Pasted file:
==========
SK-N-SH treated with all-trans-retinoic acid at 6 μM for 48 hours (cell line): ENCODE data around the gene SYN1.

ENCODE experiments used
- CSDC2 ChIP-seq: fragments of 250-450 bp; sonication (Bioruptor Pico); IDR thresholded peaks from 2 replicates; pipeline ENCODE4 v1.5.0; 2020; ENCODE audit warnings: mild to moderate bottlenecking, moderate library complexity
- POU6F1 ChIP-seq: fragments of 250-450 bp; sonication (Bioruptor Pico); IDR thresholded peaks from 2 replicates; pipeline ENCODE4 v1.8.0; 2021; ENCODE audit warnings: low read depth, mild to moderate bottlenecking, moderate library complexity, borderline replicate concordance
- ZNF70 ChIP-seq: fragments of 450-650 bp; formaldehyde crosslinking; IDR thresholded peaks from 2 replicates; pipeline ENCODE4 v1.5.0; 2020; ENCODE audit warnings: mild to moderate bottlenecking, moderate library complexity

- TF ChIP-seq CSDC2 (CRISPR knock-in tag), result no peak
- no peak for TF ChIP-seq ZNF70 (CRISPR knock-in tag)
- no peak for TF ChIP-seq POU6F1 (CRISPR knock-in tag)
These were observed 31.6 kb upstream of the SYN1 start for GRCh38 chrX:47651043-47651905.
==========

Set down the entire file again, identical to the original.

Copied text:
SK-N-SH treated with all-trans-retinoic acid at 6 μM for 48 hours (cell line): ENCODE data around the gene SYN1.

ENCODE experiments used
- CSDC2 ChIP-seq: fragments of 250-450 bp; sonication (Bioruptor Pico); IDR thresholded peaks from 2 replicates; pipeline ENCODE4 v1.5.0; 2020; ENCODE audit warnings: mild to moderate bottlenecking, moderate library complexity
- POU6F1 ChIP-seq: fragments of 250-450 bp; sonication (Bioruptor Pico); IDR thresholded peaks from 2 replicates; pipeline ENCODE4 v1.8.0; 2021; ENCODE audit warnings: low read depth, mild to moderate bottlenecking, moderate library complexity, borderline replicate concordance
- ZNF70 ChIP-seq: fragments of 450-650 bp; formaldehyde crosslinking; IDR thresholded peaks from 2 replicates; pipeline ENCODE4 v1.5.0; 2020; ENCODE audit warnings: mild to moderate bottlenecking, moderate library complexity

- TF ChIP-seq CSDC2 (CRISPR knock-in tag), result no peak
- no peak for TF ChIP-seq ZNF70 (CRISPR knock-in tag)
- no peak for TF ChIP-seq POU6F1 (CRISPR knock-in tag)
These were observed 31.6 kb upstream of the SYN1 start for GRCh38 chrX:47651043-47651905.